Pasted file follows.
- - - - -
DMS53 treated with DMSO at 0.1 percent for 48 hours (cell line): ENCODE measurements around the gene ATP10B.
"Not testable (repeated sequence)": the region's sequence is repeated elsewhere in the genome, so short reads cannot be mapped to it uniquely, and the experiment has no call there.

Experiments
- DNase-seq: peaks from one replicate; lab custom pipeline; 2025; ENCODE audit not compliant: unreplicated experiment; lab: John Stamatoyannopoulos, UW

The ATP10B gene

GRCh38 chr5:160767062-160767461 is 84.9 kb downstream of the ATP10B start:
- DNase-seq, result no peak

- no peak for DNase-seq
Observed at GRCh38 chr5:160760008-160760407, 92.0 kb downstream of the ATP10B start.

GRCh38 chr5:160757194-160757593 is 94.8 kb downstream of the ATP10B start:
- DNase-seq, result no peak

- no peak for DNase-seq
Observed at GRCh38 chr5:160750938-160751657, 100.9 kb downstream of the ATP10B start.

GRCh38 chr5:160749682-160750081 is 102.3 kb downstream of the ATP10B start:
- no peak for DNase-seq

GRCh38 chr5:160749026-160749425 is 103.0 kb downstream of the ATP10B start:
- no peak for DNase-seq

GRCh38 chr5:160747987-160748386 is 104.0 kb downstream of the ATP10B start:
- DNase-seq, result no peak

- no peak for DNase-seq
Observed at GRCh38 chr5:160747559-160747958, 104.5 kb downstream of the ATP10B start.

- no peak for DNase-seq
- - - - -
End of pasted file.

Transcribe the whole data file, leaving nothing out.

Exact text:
DMS53 treated with DMSO at 0.1 percent for 48 hours (cell line): ENCODE measurements around the gene ATP10B.
"Not testable (repeated sequence)": the region's sequence is repeated elsewhere in the genome, so short reads cannot be mapped to it uniquely, and the experiment has no call there.

Experiments
- DNase-seq: peaks from one replicate; lab custom pipeline; 2025; ENCODE audit not compliant: unreplicated experiment; lab: John Stamatoyannopoulos, UW

The ATP10B gene

GRCh38 chr5:160767062-160767461 is 84.9 kb downstream of the ATP10B start:
- DNase-seq, result no peak

- no peak for DNase-seq
Observed at GRCh38 chr5:160760008-160760407, 92.0 kb downstream of the ATP10B start.

GRCh38 chr5:160757194-160757593 is 94.8 kb downstream of the ATP10B start:
- DNase-seq, result no peak

- no peak for DNase-seq
Observed at GRCh38 chr5:160750938-160751657, 100.9 kb downstream of the ATP10B start.

GRCh38 chr5:160749682-160750081 is 102.3 kb downstream of the ATP10B start:
- no peak for DNase-seq

GRCh38 chr5:160749026-160749425 is 103.0 kb downstream of the ATP10B start:
- no peak for DNase-seq

GRCh38 chr5:160747987-160748386 is 104.0 kb downstream of the ATP10B start:
- DNase-seq, result no peak

- no peak for DNase-seq
Observed at GRCh38 chr5:160747559-160747958, 104.5 kb downstream of the ATP10B start.

- no peak for DNase-seq